Becky Martin Hurst
When his mom died Oct. 27, 2004, Tred Hurst knew where he had to go.
“After I left the hospital, I came right to the Center for Women,” he said. “I discussed with Pat [Murphy, interim director] what my sisters and I wanted to do.”
Tred and his sisters, Angela and Shannon, wanted to establish a scholarship in memory of their mother, Rebecca A. Hurst, a well-known domestic violence victim advocate in the area.
“She was so respected in the battered women’s community for her work on behalf of women and children,” said Dr. Patricia Murphy. “Her children raised $10,000 in seven months to endow the scholarship. That’s amazing. They have so much love and respect for her.”
The first Rebecca Martin Hurst Scholarship for women survivors of domestic violence will be given this spring. The deadline to apply for the $350 award is April 1. Those interested should contact the Financial Aid Office at 419.530.8700 or stop by Rocket Hall Room 1200.
“She believed education meant everything,” Tred said. “Working with domestic violence
victims was her passion. This scholarship will carry on her work.”
In 1994, Rebecca decided to complete her bachelor’s degree and turned to the Catharine S. Eberly Center for Women.
“The Displaced Homemakers Program [Project Succeed] started her back to school,” Tred recalled. “She always wanted to be a social worker. She was a big advocate for women’s rights.”
Rebecca received a bachelor’s degree in 1996 and started working as a domestic violence victim advocate for Behavioral Connections in Bowling Green and later Family Service of Northwest Ohio. And she continued her education, earning a master’s degree in guidance counseling in 1998.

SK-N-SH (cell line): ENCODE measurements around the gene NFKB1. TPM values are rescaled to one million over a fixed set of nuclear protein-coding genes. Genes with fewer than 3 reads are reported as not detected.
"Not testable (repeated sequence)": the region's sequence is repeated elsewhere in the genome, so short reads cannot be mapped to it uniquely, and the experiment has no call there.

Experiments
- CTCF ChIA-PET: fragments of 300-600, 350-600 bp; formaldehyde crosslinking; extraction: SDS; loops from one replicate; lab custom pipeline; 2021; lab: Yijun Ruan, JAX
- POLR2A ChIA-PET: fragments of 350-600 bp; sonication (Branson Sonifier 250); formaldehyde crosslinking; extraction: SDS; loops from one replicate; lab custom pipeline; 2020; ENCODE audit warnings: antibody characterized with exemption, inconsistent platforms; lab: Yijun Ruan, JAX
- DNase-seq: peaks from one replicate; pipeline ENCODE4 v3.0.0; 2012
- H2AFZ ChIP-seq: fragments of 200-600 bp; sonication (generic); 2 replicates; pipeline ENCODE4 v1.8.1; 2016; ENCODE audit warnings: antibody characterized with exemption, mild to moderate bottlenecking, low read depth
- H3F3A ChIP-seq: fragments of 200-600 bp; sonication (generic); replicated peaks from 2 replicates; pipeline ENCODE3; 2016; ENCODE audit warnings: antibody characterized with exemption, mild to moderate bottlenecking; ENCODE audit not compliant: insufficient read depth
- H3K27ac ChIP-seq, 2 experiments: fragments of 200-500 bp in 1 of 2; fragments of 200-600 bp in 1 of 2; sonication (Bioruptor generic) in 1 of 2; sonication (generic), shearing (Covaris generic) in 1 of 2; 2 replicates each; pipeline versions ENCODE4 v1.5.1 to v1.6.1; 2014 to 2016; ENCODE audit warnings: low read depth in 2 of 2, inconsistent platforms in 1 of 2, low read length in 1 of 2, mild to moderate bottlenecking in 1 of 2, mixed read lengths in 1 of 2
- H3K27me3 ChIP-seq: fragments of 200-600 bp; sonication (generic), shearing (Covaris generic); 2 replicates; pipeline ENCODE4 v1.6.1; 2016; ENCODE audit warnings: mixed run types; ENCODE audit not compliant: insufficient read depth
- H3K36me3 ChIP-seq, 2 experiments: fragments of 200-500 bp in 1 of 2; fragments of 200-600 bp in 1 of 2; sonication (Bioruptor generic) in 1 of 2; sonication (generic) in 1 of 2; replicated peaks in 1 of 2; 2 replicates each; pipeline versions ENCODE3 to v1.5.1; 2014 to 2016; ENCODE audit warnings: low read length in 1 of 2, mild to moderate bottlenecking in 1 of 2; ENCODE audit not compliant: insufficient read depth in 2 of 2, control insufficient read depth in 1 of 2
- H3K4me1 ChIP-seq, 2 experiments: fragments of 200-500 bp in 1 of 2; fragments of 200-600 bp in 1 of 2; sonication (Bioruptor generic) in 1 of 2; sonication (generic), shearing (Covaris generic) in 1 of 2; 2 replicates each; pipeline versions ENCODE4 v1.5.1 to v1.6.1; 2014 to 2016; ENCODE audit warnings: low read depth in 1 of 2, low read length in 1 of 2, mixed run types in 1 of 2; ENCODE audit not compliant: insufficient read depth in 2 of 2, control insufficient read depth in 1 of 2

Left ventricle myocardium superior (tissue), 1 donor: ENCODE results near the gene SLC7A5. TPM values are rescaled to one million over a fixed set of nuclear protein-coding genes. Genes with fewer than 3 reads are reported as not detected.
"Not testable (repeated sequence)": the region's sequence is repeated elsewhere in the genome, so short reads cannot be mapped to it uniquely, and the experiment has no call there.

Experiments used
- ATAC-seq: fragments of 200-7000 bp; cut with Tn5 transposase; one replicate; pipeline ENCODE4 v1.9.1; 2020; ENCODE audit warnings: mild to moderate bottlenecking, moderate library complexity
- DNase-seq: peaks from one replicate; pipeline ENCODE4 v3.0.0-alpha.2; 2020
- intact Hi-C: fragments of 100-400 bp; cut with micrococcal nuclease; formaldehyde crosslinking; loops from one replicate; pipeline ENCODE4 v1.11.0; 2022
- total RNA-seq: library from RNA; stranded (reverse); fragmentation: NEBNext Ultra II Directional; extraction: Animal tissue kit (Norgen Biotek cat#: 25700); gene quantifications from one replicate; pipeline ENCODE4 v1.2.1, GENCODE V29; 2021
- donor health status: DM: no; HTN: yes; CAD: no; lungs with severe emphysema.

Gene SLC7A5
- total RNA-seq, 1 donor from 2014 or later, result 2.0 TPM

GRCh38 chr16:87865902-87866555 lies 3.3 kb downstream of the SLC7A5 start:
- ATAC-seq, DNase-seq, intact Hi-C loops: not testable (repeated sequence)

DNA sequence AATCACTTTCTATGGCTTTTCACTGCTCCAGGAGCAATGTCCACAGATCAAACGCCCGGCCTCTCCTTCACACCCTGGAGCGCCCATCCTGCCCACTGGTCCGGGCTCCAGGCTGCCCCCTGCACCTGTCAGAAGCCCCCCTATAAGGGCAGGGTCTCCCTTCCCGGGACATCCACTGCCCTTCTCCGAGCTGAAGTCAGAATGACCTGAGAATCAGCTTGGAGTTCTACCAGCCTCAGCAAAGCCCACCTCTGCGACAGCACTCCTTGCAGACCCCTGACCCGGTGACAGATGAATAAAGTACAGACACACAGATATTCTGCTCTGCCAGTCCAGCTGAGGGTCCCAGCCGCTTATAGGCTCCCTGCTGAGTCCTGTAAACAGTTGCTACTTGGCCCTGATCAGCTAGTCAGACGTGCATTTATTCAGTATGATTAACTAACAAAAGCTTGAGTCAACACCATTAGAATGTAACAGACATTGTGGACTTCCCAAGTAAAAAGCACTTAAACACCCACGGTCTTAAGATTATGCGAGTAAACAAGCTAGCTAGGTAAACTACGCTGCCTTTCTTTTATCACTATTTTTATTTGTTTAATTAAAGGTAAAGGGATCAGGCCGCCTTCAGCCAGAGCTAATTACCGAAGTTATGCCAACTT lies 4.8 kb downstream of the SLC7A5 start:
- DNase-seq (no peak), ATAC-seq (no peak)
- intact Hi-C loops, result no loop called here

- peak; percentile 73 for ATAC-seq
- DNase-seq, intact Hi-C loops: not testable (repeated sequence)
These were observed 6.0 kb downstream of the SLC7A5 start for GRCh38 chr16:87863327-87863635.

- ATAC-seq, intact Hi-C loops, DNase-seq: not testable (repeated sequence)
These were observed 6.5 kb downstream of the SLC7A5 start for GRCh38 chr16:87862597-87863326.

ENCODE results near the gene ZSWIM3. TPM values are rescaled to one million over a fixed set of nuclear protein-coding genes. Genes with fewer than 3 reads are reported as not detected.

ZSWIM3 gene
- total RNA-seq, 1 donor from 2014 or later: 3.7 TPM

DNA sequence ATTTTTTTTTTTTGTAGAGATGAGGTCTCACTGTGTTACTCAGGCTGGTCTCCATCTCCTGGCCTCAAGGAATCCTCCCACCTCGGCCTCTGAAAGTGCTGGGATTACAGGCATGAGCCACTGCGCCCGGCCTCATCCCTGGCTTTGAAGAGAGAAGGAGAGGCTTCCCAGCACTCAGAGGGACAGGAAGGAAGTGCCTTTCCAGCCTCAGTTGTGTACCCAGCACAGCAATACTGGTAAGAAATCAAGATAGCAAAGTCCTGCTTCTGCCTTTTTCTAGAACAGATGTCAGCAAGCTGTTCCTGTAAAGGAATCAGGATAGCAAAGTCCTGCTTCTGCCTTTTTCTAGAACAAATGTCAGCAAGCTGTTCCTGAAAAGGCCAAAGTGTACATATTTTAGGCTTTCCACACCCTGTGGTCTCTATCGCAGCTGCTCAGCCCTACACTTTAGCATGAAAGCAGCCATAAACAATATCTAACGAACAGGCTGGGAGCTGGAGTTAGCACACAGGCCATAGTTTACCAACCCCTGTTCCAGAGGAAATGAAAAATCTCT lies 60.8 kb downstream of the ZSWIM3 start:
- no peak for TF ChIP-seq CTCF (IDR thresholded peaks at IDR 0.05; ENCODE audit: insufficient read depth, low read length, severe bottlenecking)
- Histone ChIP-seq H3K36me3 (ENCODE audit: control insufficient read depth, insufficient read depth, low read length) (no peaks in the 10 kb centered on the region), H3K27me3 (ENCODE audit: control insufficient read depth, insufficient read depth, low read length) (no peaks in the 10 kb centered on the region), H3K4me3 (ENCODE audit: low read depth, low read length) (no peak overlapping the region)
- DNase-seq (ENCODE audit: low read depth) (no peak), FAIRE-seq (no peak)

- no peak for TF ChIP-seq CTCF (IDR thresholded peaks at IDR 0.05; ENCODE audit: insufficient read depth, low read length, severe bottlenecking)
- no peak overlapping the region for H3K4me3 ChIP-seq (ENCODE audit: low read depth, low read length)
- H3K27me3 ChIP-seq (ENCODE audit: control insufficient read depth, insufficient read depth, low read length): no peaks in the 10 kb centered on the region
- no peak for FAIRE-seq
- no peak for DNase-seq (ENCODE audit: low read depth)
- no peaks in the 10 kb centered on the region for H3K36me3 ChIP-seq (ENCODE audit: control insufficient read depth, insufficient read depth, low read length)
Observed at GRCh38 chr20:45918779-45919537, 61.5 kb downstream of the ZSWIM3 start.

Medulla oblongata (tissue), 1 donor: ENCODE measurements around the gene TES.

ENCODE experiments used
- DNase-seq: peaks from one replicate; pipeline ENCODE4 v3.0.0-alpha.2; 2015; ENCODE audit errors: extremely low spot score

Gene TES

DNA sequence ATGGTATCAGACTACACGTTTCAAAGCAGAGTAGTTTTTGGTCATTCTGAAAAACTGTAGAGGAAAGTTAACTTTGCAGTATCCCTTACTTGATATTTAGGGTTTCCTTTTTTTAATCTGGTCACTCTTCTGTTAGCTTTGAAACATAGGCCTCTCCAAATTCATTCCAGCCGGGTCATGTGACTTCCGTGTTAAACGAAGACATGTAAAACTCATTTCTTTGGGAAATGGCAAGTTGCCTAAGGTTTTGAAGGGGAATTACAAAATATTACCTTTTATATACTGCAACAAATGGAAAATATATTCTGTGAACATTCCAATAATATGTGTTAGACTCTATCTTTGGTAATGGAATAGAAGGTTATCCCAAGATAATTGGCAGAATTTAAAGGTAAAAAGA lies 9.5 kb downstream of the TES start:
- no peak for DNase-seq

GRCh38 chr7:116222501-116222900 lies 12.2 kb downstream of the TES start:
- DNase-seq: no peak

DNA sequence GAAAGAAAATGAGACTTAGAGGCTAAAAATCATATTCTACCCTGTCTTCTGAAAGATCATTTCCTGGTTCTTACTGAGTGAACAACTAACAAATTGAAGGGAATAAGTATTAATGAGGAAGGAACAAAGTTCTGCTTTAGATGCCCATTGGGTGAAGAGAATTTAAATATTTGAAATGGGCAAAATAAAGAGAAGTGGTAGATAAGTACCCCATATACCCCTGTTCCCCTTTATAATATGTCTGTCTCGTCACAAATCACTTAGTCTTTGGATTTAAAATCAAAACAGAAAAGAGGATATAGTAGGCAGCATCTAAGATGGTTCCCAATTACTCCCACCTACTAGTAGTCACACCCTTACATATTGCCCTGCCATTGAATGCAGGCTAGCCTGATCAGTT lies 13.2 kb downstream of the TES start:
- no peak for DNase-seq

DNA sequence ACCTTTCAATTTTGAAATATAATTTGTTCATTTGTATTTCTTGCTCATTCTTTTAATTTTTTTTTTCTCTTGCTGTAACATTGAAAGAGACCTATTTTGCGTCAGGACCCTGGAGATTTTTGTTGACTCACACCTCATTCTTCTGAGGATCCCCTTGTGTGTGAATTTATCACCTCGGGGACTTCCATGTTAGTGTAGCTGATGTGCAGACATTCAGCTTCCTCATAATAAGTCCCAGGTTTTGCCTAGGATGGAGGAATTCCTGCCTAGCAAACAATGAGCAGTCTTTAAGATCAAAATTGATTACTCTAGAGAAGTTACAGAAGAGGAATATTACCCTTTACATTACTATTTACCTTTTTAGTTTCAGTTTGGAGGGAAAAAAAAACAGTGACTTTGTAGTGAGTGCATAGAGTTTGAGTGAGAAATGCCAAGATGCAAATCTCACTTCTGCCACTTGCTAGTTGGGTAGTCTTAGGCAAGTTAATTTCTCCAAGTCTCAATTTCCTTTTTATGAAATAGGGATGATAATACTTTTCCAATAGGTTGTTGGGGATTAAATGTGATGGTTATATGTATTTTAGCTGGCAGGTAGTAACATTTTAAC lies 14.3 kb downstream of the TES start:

“I was so proud of my mom for going back to school,” Shannon said. “My mom was a selfless woman — going back to school was the first thing she ever did for herself.”
“Education was one of the most important things to my mother,” Angela said. “She was the perfect person to educate domestic violence victims on how to gain control of their lives and rebuild their self-esteem and their faith. She fought harder for those women than some of them fought for themselves. She always said that education was the window to freedom.”
Rebecca assisted with a research project to assess the need for a battered women’s shelter in Wood County, according to Dr. Mary Krueger, director of the Bowling Green State University Women’s Center. The Cocoon Shelter in Bowling Green opened in June 2005. “Unfortunately, she did not live to see that,” Krueger said.
Tred said he and his sisters learned more about their mom’s work after she died. Krueger understood that: “A lot of her work was fairly unhappy. She was working with unhappy issues, people in crisis and people in pain. She was a victim advocate for battered women — she went to court with them, sat in police stations with them. She was on the front lines of the horrible details of what abuse victims go through,” she said. “I think she made the decision not to take that home.”
And Rebecca wasn’t the kind of person to want credit for anything. “She would help someone silently by doing something, and they would realize in time what she did to help them,” Angela said.
Tred agreed. “My mom was not a person who ever wanted attention. She was a behind-the-scenes person,” he said. “To kind of shine the light posthumously on her with this scholarship is nice.”
The second annual Becky’s Tea will take place Sunday, May 7, at 2 p.m. in the Student Union Ingman Room. Last year, the event raised $3,000 to help endow the scholarship.
“The tea party is a wonderful way to remember my mother and raise money to send another woman through college,” Angela said.
For more information about the scholarship or Becky’s Tea, call the UT Center for Women at 419.530.8570.